GetLatestOdbcDriver(): Use VBA to get the Latest SQL Server ODBC Driver

This simple VBA function will check the user's registry and return the latest ODBC driver from a list of supported drivers that you can customize.

GetLatestOdbcDriver(): Use VBA to get the Latest SQL Server ODBC Driver

NOTE: This article is about finding ODBC drivers for use in ODBC connection strings.  For information finding OLE DB providers for use in ADO connection strings, check out GetLatestOleDbProvider.

The following function searches through the registry and returns the latest SQL Server ODBC Driver.

The function determines the "latest" driver based on a list that you provide.  I consider this a feature, since it means you can provide your own list of supported drivers.  

The composition of your list will change over time as drivers come and go and may even vary from one Access application to another.

If you don't want to support drivers that Microsoft no longer supports, you can leave them off the list.  If your application needs some feature that was introduced with a newer version of the driver, you can leave older ones off the list.  If you don't want to include new driver versions until you've had a chance to fully test them, you can leave them off the list, too.

The Approach

The function iterates through an array of driver names and checks the registry to see if the driver is installed.  As soon as it finds a match, it returns the name of the driver.  The ODBC drivers are listed in the following registry key:


The Function

In my original function, I use my Throw function to raise an error rather than simply displaying a MsgBox.  You should customize the last part of the function to suit your own needs.

' ----------------------------------------------------------------
' Procedure : GetLatestOdbcDriver
' Date      : 12/12/2022
' Author    : Mike Wolfe
' Source    :
' Purpose   : Iterates through a custom list of ODBC drivers
'               and returns the first installed match.
' ----------------------------------------------------------------
Public Function GetLatestOdbcDriver() As String
    'Customize this list to include the drivers you want to support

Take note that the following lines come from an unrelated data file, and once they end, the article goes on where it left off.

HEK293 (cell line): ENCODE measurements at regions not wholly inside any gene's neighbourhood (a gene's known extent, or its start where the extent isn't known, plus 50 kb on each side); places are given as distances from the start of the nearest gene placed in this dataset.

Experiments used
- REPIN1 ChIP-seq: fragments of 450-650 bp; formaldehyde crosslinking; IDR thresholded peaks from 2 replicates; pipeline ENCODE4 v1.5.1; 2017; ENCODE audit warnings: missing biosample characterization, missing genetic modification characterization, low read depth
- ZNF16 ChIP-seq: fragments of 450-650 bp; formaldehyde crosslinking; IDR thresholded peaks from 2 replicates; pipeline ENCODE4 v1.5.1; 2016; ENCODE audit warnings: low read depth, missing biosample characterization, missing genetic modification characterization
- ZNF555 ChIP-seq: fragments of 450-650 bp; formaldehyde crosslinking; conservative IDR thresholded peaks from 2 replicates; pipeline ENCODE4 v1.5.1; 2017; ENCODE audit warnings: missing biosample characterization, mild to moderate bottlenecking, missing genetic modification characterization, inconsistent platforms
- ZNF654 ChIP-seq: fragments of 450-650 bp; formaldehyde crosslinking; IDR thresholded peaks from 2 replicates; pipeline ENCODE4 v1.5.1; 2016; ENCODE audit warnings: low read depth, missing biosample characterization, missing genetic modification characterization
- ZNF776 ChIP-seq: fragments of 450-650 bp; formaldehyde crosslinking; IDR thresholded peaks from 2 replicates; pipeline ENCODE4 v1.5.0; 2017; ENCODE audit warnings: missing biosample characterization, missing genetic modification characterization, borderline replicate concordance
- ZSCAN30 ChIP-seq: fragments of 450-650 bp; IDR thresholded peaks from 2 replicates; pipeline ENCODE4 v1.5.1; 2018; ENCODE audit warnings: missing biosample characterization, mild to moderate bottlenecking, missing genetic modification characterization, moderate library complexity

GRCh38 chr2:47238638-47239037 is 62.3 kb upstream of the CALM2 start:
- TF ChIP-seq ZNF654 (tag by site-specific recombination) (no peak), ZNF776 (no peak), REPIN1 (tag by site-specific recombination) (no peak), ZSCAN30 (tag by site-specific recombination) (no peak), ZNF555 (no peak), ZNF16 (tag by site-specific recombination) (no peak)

Dim SupportedDrivers As Variant
    SupportedDrivers = Array( _
        "ODBC Driver 17 for SQL Server", _
        "ODBC Driver 13 for SQL Server", _
        "SQL Server Native Client 11.0", _
        "SQL Server")   'the "SQL Server" driver is the legacy driver that is included with Windows
    'We're using the registry to check for Drivers, so we'll just create the registry object
    '   once and use it each time through the loop below
    Dim oReg As Object
    Set oReg = GetObject("winmgmts:{impersonationLevel=impersonate}!\\.\root\default:StdRegProv")
    Const RegPath As String = "SOFTWARE\ODBC\ODBCINST.INI\ODBC Drivers"
    Const HKEY_LOCAL_MACHINE = &H80000002
    Dim i As Long
    For i = 0 To UBound(SupportedDrivers)
        Dim DriverName As String: DriverName = SupportedDrivers(i)
        Dim KeyExists As Boolean, RegValue As String
        KeyExists = (oReg.GetStringValue(HKEY_LOCAL_MACHINE, RegPath, DriverName, RegValue) = 0)
        Dim DriverIsInstalled
        DriverIsInstalled = (KeyExists And (RegValue = "Installed"))
        If DriverIsInstalled Then
            'Return the first Driver from the list that is installed on the computer
            GetLatestOdbcDriver = DriverName
            Set oReg = Nothing
            Exit Function
        End If
    Next i
    Set oReg = Nothing
    'If we get here it means there were no matches found;
    '   until we work out all the kinks, we may be better served by returning the default Driver
    '   here rather than throwing an error
    MsgBox "No ODBC Drivers found (not even the default that ships with Windows!)"
End Function

Cover image created with Microsoft Designer

UPDATE [2022-12-15]: Add header note in italics with link to GetLatestOledbProvider() function.

All original code samples by Mike Wolfe are licensed under CC BY 4.0